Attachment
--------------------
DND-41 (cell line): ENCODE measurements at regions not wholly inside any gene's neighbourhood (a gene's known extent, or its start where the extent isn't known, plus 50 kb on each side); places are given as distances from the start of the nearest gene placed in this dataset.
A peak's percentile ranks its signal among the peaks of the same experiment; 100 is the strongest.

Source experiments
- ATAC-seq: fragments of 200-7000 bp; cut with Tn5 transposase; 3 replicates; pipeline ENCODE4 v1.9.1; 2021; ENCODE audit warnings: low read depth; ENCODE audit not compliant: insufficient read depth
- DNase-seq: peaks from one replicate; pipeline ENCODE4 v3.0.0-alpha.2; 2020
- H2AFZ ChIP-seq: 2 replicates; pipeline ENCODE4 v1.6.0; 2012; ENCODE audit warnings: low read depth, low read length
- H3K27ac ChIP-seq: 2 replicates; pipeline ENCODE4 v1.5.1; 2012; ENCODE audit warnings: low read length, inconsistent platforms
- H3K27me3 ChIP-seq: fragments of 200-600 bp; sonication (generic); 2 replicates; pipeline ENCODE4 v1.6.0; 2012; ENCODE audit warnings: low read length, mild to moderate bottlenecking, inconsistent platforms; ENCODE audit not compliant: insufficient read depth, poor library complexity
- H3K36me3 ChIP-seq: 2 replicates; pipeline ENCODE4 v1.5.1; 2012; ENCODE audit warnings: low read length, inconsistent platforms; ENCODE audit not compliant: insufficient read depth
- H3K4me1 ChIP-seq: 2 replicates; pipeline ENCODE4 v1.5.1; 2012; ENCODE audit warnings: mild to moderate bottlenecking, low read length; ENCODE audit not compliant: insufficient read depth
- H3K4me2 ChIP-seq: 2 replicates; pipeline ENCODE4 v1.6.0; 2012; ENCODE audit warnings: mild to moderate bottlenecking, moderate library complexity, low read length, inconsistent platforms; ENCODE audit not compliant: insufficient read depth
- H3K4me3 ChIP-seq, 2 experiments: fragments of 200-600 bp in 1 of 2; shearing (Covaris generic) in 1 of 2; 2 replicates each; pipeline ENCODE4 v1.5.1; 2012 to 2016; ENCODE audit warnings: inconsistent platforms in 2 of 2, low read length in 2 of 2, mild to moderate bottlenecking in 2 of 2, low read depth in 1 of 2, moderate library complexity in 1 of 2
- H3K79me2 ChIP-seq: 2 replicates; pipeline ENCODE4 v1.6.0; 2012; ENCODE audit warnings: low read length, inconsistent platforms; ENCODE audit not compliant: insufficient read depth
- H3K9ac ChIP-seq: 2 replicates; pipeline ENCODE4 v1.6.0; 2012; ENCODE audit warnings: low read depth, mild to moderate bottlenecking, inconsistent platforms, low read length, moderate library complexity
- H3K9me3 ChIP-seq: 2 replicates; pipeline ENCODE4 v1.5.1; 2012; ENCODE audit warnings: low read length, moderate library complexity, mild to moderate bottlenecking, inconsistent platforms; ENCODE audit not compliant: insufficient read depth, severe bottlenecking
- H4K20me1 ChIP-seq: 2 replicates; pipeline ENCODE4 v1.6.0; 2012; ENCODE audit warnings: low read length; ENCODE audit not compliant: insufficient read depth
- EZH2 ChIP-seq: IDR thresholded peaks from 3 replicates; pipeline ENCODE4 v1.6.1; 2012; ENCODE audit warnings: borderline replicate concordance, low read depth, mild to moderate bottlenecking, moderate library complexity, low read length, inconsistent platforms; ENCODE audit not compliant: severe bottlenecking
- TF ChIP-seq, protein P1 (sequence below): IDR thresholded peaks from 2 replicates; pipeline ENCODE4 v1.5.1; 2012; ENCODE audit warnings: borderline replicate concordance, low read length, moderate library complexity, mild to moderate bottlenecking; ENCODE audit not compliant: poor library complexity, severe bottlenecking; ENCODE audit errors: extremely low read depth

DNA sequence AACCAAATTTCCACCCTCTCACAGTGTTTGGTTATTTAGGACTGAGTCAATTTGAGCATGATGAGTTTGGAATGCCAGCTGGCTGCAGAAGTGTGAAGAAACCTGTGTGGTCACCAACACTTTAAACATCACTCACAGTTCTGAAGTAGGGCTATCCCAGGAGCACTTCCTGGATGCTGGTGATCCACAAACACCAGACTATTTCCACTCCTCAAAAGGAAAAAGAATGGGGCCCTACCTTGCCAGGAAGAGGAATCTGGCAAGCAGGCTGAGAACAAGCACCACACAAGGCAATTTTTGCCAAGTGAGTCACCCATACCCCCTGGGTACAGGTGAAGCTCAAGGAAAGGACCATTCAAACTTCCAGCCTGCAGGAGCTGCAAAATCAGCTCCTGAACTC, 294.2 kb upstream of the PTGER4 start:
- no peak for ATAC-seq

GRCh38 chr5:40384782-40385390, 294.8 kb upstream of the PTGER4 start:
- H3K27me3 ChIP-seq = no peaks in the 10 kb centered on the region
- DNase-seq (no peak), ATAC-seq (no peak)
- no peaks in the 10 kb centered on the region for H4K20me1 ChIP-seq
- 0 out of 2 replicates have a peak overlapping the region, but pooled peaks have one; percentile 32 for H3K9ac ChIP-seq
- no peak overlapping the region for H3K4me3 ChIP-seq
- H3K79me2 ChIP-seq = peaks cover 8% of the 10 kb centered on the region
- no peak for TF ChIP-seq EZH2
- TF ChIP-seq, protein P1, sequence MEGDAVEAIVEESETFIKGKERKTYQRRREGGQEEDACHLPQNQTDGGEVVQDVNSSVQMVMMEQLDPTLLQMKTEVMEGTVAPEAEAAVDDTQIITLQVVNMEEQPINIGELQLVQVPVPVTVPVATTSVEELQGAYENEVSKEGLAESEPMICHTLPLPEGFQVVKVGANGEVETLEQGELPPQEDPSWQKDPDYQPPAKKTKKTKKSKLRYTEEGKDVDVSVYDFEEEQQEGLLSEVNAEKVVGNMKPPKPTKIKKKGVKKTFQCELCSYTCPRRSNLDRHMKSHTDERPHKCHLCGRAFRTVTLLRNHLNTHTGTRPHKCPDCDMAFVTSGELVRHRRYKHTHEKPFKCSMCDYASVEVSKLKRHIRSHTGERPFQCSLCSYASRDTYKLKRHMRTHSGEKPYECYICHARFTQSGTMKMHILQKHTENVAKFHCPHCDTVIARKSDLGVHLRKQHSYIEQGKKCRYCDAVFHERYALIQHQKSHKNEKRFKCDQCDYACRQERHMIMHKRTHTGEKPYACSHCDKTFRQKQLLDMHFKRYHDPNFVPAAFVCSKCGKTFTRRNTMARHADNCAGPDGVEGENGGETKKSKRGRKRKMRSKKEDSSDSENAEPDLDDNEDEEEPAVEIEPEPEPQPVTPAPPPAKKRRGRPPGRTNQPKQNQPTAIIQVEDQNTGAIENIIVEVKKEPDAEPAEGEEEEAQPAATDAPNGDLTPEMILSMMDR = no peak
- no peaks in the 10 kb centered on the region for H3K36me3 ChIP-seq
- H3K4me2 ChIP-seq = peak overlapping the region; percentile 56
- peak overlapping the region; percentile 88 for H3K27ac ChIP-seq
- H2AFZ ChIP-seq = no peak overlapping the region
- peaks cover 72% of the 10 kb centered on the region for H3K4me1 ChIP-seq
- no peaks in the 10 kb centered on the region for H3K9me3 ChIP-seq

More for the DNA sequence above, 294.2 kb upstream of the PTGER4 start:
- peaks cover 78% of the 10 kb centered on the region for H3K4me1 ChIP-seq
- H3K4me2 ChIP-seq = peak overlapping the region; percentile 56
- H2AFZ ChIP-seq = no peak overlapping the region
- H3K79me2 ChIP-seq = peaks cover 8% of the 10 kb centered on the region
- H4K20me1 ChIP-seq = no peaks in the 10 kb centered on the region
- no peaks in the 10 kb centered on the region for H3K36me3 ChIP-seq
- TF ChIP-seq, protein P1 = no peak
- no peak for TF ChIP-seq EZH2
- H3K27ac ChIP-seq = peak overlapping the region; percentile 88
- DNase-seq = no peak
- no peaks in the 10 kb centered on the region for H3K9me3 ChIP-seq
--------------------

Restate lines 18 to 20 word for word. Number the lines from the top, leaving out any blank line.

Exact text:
- TF ChIP-seq, protein P1 (sequence below): IDR thresholded peaks from 2 replicates; pipeline ENCODE4 v1.5.1; 2012; ENCODE audit warnings: borderline replicate concordance, low read length, moderate library complexity, mild to moderate bottlenecking; ENCODE audit not compliant: poor library complexity, severe bottlenecking; ENCODE audit errors: extremely low read depth

DNA sequence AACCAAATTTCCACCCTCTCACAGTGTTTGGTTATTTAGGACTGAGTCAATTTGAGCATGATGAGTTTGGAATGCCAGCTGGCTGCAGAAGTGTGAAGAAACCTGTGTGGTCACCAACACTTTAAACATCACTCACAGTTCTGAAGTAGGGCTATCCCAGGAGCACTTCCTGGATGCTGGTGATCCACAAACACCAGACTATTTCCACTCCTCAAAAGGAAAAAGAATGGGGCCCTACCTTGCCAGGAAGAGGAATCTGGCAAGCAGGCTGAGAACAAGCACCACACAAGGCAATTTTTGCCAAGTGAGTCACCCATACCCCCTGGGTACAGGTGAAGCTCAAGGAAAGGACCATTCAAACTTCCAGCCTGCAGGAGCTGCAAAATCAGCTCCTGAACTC, 294.2 kb upstream of the PTGER4 start:
- no peak for ATAC-seq